Rajasthan is famous for its folk tales that have been passed down from one generation to the next for hundreds of years—stories told to children by their mothers and grandmothers at bedtime, or cited in sermons by monks to illustrate a point, or narrated by men lounging in village chowks, or presented as vrat kathas, when women observe fasts, or narrated by storytellers at gatherings specially hosted for the occasion. And every time the stories are retold, new textures and layers get added to them, reshaping them and giving them a new meaning.
Vishes Kothari’s book Timeless Tales from Marwar now comes as a translation of the most popular fables passed down the ages in the Thar region of Rajasthan from Rajasthani to English. Within its pages are stories of handsome rajkanwars, wicked witches, demanding beauties, exploitative thakars, miserly seths, cunning ghosts, talking animals, clever insects, benevolent snakes and more.
The blueprint for the book is the late Vijaydan Detha’s book Batan ri Phulwari (which translates to ‘Garden of Tales’)—a 14-volume collection of stories drawing on Rajasthani folklore, collected and written by Detha over nearly five decades. Having written more than 800 short stories over his lifetime, Detha received a host of awards and honours for his work, some notable ones being Rajasthan Ratna Award, Padma Shri and Sahitya Akademi Award for Rajasthani. He became a household name after some of his timeless classics were adapted into major plays and movies, including Paheli, Charandas Chor and Duvidha.
The late Vijaydan Detha
Born into the Charan caste of bards and poets in 1926, Detha was a passionate collector of Rajasthani folk tales and believed in their undying relevance for modern society. The folk tales in Batan ri Phulwari are mostly from Borunda, his village in the Marwar region of Rajasthan, and its surroundings. Some of the stories came to Detha from caste genealogists and musicians, or from wandering bards and minstrels and also from monks.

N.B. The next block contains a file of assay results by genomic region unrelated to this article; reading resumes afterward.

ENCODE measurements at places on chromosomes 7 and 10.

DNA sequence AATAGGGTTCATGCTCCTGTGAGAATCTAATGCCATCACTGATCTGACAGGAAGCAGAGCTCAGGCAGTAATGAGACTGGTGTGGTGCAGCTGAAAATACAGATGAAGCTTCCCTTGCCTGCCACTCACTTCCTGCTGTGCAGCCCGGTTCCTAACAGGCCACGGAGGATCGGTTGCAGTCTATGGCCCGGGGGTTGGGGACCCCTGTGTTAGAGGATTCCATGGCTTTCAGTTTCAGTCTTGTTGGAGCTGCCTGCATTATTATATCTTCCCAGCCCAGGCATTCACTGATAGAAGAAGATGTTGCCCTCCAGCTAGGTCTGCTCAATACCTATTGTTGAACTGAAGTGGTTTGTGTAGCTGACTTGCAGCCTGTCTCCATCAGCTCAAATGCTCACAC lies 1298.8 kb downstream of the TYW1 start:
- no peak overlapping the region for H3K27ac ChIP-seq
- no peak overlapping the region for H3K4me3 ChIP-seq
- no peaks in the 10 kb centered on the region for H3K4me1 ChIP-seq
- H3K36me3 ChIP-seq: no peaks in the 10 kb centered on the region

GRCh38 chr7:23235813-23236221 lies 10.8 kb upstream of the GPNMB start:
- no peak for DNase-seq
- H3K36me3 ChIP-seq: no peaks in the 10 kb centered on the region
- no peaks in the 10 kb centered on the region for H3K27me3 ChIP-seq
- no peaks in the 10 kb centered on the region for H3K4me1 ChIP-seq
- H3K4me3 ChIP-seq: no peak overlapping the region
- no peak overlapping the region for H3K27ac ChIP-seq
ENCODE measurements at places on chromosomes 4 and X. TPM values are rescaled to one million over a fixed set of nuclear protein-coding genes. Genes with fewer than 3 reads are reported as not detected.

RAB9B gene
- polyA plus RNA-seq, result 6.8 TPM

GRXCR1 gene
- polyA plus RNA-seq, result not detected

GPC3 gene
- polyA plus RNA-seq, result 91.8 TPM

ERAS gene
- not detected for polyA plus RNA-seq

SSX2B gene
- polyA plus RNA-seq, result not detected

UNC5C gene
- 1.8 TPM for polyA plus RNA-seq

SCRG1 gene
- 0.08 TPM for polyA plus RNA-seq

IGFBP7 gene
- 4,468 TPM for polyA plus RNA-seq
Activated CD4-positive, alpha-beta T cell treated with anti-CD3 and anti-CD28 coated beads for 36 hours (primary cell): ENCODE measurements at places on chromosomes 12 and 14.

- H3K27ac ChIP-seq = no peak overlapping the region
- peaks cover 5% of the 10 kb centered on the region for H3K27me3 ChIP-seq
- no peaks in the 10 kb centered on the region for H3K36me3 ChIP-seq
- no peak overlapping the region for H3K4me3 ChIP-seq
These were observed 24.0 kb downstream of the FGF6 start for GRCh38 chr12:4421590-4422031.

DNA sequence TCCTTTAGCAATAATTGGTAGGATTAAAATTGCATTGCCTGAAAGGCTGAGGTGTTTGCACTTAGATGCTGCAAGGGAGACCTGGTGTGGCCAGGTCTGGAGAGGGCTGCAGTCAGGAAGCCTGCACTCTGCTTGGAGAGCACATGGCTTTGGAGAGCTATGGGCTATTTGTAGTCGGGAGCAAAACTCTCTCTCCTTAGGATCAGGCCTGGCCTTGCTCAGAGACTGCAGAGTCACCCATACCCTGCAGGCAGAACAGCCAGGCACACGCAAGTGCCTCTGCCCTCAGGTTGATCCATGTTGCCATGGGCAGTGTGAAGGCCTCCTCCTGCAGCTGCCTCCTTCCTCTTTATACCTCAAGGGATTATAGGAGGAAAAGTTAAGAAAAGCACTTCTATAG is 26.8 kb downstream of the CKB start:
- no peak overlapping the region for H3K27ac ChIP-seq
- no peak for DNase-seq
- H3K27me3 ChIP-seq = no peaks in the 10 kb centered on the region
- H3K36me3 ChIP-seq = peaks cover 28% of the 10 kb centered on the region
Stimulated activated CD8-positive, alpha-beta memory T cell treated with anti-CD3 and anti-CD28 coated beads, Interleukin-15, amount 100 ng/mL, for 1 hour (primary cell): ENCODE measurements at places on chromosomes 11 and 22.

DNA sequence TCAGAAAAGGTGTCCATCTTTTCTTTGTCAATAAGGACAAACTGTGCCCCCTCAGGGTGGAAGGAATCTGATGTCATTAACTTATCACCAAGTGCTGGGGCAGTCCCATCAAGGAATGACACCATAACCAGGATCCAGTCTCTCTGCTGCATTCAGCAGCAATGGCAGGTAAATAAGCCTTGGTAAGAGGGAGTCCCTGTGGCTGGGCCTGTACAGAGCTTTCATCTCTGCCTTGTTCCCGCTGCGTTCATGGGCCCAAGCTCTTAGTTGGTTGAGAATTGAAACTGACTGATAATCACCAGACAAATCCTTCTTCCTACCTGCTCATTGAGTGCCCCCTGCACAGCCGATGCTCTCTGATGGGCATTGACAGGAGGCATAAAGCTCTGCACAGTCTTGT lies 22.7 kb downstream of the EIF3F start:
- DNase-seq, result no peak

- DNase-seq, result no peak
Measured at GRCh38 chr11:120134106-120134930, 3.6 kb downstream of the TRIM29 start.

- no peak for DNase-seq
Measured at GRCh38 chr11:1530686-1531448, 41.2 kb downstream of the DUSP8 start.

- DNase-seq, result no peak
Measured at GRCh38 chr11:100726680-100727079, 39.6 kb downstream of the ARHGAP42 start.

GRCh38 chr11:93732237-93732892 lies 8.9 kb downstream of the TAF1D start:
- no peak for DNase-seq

Most of them he collected assiduously and tirelessly from village women, however, as becomes evident when he says in an epigraph to a story in Timeless Tales from Marwar,
“My village was my university, and my literary education, if any, came from rural women who always had so many interesting stories, anecdotes and wisdom to share. When men my age went out to hunt or drink. I used to sit in my courtyard listening to what the women had to say, their gossip, their tall tales.”
But instead of transcribing stories as they were told to him, Detha recreated the stories’ traditional forms with his art and imagination, often instilling new meanings and contemporary themes in them to appeal to his audiences.
In Timeless Tales from Marwar, Vishes Kothari has accomplished a task no less daunting than Detha, however. His success in translating Detha’s work in all its vibrancy and vitality into a completely different language and for a modern audience spells out his own excellence as a storyteller. While translating the stories from Rajasthani to English, he has tried to conserve their regional and tonal aspects—two factors which often get wiped out in the act of translation—as much as possible. Further, to preserve the orality and whimsy of the stories, he has sprinkled Rajasthani words throughout the prose and used footnotes where appropriate. He has also used transliterated sentence structures liberally to retain the texture of the originals. The book is also peppered with onomatopoeic words, considering that he has retained typical Rajasthani phrases such as ‘gapak-gapak’ of food being gulped down, the ‘ganan-ganan-ganan’ of the spinning wheel spinning, and the ‘dham-dham’ of stairs being climbed. Thus, while Timeless Tales from Marwar is a compilation of Detha’s stories, the book in its English avatar also belongs to the translator.
Timeless Tales from Marwar
Author: Vijaydan Detha
Translator: Vishes Kothari
Publisher: Puffin Classics (Penguin Random House)